My Facebook status from Sept. 22, 2013 was a little sarcastic. A bit.

“I am not convinced that a diet rich in fried foods, sugary baked goods and soda, combined with a sedentary lifestyle, will lead to weight gain and health problems. I believe that until such things have been proved by industry experts, not just “academics,” there is no reason to take action. Any changes in my body that may occur are likely just natural fluctuations or perhaps things that were going to happen anyway. Besides, parts of me —  such as my hair — may get thinner. So even if my body changes, some areas will be better. And the academics are all warning us about diet and exercise for their own profit. The industry research is much more trustworthy. So why inhibit the growth of these industries and parts of my body when we really don’t know anything?”

Hopefully, you get the point. We’re in denial. We see how science starts with a hypothesis and adjusts as more data come in, and we translate that to “they don’t know anything,” using that as an excuse to ignore the conclusions even as they get stronger.

We’ve been in denial about climate change for generations. Humankind’s role in global warming is controversial — except among those who actually study climate. Even big businesses like automakers are going greener while the government harrumphs and laughs at scientists. When Ford unleashes an electric pickup truck, you know times have changed.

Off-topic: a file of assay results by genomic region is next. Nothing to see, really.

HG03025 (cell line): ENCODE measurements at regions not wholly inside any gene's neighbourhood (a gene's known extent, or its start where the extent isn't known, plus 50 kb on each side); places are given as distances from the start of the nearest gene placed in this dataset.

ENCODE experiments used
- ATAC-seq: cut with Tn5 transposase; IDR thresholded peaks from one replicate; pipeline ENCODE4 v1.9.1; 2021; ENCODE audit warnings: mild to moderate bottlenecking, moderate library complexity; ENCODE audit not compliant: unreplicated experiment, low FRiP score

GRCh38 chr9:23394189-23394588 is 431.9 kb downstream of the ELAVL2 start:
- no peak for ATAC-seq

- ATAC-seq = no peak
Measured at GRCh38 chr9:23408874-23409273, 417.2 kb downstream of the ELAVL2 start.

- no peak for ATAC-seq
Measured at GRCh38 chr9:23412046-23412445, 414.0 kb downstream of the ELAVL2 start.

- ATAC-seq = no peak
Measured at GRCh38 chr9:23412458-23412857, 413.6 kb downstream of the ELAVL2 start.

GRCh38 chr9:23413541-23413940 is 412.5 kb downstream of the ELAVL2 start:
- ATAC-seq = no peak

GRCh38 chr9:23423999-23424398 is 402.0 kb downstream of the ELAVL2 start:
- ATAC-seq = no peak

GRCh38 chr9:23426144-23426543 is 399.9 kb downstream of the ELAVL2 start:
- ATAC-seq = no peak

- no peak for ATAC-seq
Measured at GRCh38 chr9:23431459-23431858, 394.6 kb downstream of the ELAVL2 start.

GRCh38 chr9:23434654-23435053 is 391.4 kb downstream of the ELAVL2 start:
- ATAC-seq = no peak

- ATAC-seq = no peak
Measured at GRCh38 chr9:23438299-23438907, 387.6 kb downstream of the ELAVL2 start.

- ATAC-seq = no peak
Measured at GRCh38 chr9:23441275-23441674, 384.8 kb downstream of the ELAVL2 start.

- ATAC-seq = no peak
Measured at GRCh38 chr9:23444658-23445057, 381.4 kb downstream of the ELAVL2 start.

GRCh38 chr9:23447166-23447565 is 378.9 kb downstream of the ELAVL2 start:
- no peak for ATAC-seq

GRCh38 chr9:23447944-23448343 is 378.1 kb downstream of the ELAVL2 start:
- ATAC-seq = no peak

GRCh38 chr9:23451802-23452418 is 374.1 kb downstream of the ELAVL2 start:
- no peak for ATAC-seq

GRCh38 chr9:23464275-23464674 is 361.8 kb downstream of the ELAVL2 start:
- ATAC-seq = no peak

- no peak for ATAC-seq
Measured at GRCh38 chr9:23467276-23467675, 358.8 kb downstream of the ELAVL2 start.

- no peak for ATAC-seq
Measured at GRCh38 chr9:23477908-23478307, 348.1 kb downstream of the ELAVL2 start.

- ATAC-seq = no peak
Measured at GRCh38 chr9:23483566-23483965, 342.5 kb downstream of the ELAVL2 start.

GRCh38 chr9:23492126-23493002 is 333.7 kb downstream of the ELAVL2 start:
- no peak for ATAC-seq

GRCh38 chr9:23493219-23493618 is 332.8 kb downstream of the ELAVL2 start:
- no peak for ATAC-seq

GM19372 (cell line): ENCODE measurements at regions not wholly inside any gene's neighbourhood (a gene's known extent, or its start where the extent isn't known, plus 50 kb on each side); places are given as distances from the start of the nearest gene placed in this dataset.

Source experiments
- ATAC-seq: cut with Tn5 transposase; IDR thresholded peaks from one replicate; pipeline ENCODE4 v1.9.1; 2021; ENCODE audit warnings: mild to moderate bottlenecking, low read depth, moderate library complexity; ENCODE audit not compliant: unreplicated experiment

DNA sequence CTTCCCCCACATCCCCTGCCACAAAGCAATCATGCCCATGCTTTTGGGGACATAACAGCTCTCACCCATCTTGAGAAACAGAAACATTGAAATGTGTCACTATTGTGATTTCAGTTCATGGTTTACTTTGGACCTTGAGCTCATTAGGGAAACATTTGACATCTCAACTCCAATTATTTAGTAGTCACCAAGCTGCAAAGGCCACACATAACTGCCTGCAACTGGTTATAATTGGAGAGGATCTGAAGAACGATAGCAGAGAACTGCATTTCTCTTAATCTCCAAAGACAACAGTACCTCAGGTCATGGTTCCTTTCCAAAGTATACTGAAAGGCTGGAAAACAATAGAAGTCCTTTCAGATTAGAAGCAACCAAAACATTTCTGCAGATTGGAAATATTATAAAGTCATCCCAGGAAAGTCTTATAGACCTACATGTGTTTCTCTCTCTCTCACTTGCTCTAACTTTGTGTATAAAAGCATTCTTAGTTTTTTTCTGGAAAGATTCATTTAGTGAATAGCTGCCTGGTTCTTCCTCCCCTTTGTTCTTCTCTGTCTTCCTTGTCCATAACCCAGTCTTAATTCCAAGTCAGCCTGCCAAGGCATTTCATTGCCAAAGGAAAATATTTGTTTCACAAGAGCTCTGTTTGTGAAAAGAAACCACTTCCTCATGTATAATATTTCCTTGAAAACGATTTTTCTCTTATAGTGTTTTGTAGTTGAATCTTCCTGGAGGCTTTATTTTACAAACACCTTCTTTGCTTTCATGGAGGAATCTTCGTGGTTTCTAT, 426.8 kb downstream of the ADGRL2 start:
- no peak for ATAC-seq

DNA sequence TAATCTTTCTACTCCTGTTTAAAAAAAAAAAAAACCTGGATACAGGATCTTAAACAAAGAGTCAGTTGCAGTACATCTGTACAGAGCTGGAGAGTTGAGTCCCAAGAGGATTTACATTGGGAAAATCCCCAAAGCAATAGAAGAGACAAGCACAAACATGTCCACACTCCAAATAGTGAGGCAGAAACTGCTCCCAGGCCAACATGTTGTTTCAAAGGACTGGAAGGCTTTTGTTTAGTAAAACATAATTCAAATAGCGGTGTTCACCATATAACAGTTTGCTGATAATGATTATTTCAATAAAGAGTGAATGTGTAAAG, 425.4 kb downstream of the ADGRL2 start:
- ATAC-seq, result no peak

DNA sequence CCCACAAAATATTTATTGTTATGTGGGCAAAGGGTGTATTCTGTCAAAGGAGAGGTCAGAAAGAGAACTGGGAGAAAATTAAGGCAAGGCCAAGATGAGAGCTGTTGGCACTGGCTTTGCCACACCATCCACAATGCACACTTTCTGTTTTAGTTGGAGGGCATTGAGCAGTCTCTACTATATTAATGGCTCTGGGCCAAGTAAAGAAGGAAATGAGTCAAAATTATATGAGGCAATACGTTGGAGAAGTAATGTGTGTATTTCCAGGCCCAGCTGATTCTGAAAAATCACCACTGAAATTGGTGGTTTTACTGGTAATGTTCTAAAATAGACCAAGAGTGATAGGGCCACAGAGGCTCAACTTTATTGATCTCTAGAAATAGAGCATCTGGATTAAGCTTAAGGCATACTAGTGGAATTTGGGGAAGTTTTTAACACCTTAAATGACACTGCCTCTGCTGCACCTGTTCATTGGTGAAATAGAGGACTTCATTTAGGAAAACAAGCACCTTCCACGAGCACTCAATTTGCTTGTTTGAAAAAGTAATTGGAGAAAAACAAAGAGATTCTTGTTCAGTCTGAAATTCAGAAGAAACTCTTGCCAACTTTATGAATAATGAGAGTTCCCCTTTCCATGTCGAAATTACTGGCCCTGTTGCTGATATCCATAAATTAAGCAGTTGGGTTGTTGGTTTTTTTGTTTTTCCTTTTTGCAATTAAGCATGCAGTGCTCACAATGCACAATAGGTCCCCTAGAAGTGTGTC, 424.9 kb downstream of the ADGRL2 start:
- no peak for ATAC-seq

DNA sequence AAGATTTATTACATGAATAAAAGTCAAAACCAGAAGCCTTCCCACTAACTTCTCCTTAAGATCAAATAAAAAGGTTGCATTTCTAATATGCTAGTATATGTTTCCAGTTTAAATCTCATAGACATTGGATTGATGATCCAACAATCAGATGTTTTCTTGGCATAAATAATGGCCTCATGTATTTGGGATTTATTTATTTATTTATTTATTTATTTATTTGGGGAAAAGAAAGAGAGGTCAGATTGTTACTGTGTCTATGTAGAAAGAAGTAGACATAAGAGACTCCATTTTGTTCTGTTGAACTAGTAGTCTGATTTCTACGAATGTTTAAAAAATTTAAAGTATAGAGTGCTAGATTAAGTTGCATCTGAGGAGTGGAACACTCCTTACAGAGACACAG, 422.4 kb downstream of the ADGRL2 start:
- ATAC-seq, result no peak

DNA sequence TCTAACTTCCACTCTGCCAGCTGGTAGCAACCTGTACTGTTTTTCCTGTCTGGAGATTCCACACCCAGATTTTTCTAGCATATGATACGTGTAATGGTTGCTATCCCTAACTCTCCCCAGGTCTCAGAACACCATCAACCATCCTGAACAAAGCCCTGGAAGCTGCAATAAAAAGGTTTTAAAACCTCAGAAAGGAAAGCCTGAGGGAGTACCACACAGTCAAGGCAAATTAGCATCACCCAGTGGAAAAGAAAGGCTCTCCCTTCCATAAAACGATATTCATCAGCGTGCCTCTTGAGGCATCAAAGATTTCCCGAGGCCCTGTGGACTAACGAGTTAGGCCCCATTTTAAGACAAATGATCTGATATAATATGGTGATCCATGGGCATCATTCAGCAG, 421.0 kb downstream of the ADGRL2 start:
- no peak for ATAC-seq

And we’ve been in denial about COVID-19. Donald Trump, who reorganized (to use a polite euphemism at the behest of picayune fact-checkers) the country’s pandemic preparedness team, spread false information on everything from miracle cures to how seriously the virus can affect its unwilling hosts. CDC guidance was published against scientists’ objections. At the local level, presenting the facts on how to deal with COVID can cost you your job as a health officer. In my home state of Virginia, a Republican governor — not even one who embraces Trump — fought to tell local school districts and their health officials whether they could have mask mandates.

Trump also rolled back a lot of environmental regulations, even though there’s considerable evidence that such regulation can succeed. Case in point: the ozone layer. Or the Mississippi River. (If you like, I’ll dig up a paper from grad school about cleaning up another river. No? You sure? OK.)

Among the effects: We’re killing our pollinators. A lot of us like food. The good news is that we’ve found we can bring the bees back if we really try.

But what can you expect from people who treat everything they don’t understand as something created by a demonic sorcerer?

Hence my Facebook message from four days later: “Off to do some yoga before it’s banned in Virginia as witchcraft.”

I’m not sure I was kidding.





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